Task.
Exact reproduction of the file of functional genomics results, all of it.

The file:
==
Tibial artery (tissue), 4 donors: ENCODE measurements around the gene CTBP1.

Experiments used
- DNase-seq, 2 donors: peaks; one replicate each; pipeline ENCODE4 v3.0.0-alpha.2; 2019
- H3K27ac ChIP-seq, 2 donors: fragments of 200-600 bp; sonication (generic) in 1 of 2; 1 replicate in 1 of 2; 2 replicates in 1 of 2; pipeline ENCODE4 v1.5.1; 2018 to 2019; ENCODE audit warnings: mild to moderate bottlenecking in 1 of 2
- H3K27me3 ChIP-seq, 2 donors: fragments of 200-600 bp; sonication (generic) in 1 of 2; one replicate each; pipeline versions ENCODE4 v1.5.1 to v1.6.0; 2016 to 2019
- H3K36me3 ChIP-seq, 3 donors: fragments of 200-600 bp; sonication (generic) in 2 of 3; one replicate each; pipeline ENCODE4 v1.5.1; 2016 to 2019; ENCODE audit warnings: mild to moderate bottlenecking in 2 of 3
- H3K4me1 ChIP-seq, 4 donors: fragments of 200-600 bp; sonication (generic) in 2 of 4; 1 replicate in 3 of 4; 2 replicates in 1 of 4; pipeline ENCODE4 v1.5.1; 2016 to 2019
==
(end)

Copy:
Tibial artery (tissue), 4 donors: ENCODE measurements around the gene CTBP1.

Experiments used
- DNase-seq, 2 donors: peaks; one replicate each; pipeline ENCODE4 v3.0.0-alpha.2; 2019
- H3K27ac ChIP-seq, 2 donors: fragments of 200-600 bp; sonication (generic) in 1 of 2; 1 replicate in 1 of 2; 2 replicates in 1 of 2; pipeline ENCODE4 v1.5.1; 2018 to 2019; ENCODE audit warnings: mild to moderate bottlenecking in 1 of 2
- H3K27me3 ChIP-seq, 2 donors: fragments of 200-600 bp; sonication (generic) in 1 of 2; one replicate each; pipeline versions ENCODE4 v1.5.1 to v1.6.0; 2016 to 2019
- H3K36me3 ChIP-seq, 3 donors: fragments of 200-600 bp; sonication (generic) in 2 of 3; one replicate each; pipeline ENCODE4 v1.5.1; 2016 to 2019; ENCODE audit warnings: mild to moderate bottlenecking in 2 of 3
- H3K4me1 ChIP-seq, 4 donors: fragments of 200-600 bp; sonication (generic) in 2 of 4; 1 replicate in 3 of 4; 2 replicates in 1 of 4; pipeline ENCODE4 v1.5.1; 2016 to 2019